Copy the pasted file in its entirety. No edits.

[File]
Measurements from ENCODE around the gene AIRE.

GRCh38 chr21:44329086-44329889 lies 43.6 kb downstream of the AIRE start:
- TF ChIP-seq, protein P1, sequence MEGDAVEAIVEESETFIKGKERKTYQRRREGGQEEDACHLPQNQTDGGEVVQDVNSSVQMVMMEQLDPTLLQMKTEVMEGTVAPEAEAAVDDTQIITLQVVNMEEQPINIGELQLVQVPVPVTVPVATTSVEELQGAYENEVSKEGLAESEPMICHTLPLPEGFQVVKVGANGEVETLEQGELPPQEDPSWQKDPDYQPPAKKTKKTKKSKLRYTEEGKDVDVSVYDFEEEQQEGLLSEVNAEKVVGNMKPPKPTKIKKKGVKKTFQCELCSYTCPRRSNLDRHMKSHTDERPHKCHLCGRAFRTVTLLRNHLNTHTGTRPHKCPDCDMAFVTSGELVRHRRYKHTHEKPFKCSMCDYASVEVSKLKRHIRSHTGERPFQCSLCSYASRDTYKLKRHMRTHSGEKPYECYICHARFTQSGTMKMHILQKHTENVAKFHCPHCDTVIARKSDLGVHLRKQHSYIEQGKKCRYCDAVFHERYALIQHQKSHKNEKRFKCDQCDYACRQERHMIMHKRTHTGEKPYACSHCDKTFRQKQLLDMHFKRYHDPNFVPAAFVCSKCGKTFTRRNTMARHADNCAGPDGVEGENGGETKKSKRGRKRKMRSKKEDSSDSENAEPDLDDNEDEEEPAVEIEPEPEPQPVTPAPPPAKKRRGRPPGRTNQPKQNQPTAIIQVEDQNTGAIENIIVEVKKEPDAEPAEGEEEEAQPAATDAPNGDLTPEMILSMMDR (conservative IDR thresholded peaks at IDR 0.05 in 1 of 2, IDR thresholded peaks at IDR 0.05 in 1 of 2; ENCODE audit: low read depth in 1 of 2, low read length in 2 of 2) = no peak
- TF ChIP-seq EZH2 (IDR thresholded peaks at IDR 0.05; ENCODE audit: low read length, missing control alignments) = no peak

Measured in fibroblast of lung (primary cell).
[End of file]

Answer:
Measurements from ENCODE around the gene AIRE.

GRCh38 chr21:44329086-44329889 lies 43.6 kb downstream of the AIRE start:
- TF ChIP-seq, protein P1, sequence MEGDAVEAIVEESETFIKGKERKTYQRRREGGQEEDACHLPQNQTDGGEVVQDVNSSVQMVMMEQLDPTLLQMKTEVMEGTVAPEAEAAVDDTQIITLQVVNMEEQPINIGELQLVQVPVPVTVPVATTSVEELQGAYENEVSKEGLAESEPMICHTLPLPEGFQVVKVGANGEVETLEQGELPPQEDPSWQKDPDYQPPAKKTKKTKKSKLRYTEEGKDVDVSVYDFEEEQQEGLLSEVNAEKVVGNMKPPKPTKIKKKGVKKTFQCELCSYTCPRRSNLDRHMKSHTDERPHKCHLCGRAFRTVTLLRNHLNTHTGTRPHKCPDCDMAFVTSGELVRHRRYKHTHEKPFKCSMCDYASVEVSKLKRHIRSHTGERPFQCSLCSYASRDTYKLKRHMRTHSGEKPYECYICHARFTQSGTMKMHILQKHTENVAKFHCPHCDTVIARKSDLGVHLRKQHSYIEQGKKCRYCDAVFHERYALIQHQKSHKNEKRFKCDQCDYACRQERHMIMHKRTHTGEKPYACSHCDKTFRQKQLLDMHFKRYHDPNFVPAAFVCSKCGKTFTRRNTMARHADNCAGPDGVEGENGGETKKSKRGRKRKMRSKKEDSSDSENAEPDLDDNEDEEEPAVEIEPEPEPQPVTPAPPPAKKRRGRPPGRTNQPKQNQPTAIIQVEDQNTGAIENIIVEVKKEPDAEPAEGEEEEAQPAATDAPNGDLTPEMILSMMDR (conservative IDR thresholded peaks at IDR 0.05 in 1 of 2, IDR thresholded peaks at IDR 0.05 in 1 of 2; ENCODE audit: low read depth in 1 of 2, low read length in 2 of 2) = no peak
- TF ChIP-seq EZH2 (IDR thresholded peaks at IDR 0.05; ENCODE audit: low read length, missing control alignments) = no peak

Measured in fibroblast of lung (primary cell).